Onward to Germany!

Onward to Germany!

Today I overloaded my nervous system by renting a car, driving out of Amsterdam and into Germany. At first I worried about driving in Amsterdam, getting lost in Germany and then about finding a place to park once I returned. Oh and I worried about hitting a cyclist, a moped, a pedestrian, a dog, another car, a tram or a baby on a bicycle- without a helmet.
Then all my fears were doubled when I am told that my car is manual. F-ing manual. I haven’t driven a manual in years, and never in a city this size, in a foreign country. I can’t read the traffic signs and Amsterdam’s driving rules/streets seem more than a little objective. But I’m going to do this. No is not an answer.
So I hop in, plug in the GPS and after several tries, I cannot start the car. Sigh. A trip back in and the gentleman helps me unlock the steering wheel. And now I am off, zipping (perhaps more chugging) through the streets, obeying the signs, following the rules. Ok. Once I found myself in the tram lane, but no tram hit me. So that’s good, a victory even.
I lurch out of town, wrestling with the language on the GPS while at stop lights, trying to remember the feel of the clutch-break- gas-change gears dance. I make it onto the freeway and as the miles pass gently by the skyline is doted with unfamiliar trees, golden and bright green from the first touches of spring. Periodically it drizzles, pours rain and stops. Time passes and I feel a bit more relaxed. I am now 15 minutes into my trip.
I am delighted to find a radio station that plays American music, a lovely mix of the Beatles and Gloria Gaynor, ABBA and Ben Folds Five. The crossover from the Netherlands into Germany could not have been any less exciting. Granted I was expecting Nazis wearing stahlhems accompanied by German shepherds to ransack my car. Imagine my surprise when I passed without incident under the sign welcoming me to Deutschland. But, I don’t get out much. The countryside is indeed lovely and not so unlike home with smelly cow and goat pastures, stumpy fat pigs and a small group of the largest brown hares I’ve ever seen. All this grabbed as I whiz along the autobahn at 80 miles an hour. 80 miles per hour- A speed that seemed fast until a black BMW would zoom by as though I was moving backwards.
It becomes necessary to make a pit stop shortly after I’ve crossed into Germany. I try to make the exit, only to discover one of those signs I couldn’t read apparently said THIS exit is closed. So as I begin to approach what I believe to be my exit, I see barricades blocking my way. Dear god now I’m stranded, on what is about as wide as our emergency stopping area, on the autobahn, with a stick shift. I’d like to cry, I’d like to be back at the hotel, I’d like to be in a coffee shop. These are not available options. No is not an option. So, I back up about 300 yards, wait for anything that looks like a break between the cars and I race back on, horns blare, but I’m in the lane- victory.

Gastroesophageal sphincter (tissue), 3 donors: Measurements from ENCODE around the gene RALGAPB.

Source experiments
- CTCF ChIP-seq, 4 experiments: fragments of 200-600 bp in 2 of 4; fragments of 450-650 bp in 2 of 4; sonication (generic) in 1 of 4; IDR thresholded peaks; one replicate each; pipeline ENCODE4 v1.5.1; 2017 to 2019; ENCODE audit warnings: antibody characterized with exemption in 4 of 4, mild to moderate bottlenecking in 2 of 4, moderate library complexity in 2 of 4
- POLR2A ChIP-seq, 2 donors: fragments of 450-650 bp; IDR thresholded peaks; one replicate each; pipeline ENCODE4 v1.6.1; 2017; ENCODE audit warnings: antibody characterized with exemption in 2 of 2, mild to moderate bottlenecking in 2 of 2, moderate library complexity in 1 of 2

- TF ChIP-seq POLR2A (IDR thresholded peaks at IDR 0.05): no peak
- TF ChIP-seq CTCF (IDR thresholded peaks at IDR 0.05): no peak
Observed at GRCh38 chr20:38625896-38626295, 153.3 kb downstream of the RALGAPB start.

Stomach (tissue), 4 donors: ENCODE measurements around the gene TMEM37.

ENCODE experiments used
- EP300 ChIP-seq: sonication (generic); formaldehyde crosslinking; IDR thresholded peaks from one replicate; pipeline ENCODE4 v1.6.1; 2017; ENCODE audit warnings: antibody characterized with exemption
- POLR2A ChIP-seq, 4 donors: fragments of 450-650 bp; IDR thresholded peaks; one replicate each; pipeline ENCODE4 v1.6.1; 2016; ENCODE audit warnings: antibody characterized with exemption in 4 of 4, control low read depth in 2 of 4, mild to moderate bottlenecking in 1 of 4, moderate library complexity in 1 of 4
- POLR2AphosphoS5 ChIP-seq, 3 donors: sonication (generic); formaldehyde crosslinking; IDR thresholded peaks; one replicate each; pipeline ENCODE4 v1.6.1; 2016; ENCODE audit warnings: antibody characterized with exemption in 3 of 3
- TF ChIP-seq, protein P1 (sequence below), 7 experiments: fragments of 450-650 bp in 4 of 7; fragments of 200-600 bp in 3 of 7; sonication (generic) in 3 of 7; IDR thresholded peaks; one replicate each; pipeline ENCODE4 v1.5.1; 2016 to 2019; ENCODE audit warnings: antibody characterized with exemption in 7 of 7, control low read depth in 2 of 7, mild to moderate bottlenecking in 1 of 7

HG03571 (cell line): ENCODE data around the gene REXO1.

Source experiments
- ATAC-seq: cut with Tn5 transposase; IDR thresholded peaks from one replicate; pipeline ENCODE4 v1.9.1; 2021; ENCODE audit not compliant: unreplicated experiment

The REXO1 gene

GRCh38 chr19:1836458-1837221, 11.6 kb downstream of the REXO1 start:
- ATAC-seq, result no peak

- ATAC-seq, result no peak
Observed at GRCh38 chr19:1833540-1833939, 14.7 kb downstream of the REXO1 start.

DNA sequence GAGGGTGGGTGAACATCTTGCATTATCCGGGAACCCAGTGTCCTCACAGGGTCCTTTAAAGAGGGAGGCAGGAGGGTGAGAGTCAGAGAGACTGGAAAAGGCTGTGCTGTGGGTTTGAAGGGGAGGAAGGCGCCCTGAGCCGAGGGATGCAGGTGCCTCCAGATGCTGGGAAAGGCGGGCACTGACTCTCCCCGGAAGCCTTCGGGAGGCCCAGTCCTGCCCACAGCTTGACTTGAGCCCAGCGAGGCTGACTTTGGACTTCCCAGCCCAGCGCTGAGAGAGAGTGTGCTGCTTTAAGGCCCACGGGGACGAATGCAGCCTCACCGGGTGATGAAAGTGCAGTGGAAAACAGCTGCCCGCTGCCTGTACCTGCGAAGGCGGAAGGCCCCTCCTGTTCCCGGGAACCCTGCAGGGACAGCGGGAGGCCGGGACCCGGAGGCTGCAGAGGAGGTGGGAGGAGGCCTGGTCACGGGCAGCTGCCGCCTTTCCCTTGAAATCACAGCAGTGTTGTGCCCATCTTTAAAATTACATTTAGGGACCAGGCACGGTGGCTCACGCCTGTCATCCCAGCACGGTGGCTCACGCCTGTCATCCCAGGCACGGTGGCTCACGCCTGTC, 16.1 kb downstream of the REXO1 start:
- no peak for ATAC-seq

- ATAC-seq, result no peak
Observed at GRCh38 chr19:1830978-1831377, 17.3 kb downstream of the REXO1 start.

On and on I drive, I eventually successfully exit the highway and find my way to what I believe to be a truck stop. Here I discover my first indication that I am no longer in a place where, everyone speaks English. I gesture, I say toilet with what I believe to be a German accent. I point. The lady says something in German. I say hopefully “English?” The lady smiled warmly and handed me a key attached to a six foot metal shelf, which I drag dutifully to the ladies room. I think the warm smile was probably more of a laugh. I get everything taken care of here and continue. Victory
After many miles I finally get the command to turn off the motorway and onto a smaller, quieter road that winds through all the tiny villages between Bremen and Hassel. The street is flanked by yellow fragrant flowers. Periodically I catch a glimpse of a wind mill, or a church steeple that appears to be many hundreds of years old.
At long last I see the yellow sign that says “Hassel”. I’ve found it. This tiny spot on a map, and I’ve found it (not without the help of GPS, but still…) victory. I am overcome with emotion, to be in this town where my relatives were centuries ago, at having survived the drive, at saying yes.
The “town” is hardly more than a bus stop though. I search for a church thinking perhaps I’ll find an old grave marker. But I do not. This town could not be more adorable, or a more welcomed sight. What is in the town is hardly even relevant. Just the fact that I made it here is a victory. I drove the car through Amsterdam, into Germany, off the motorway to this tiny village where my great grandmother’s family once lived. I’m feeling as adventurous as Columbus (though decidedly less inclined to commit genocide). I know Gramma Olga would have been proud. I am proud.
I suppose along the way I’ve discovered that I have much more ability to conquer those things that frighten me. I am quite convinced that the choice we all have in life is not about choosing not to be afraid, the choice is about not letting the things that you’re afraid of control you. Choose to do the things that frighten you.


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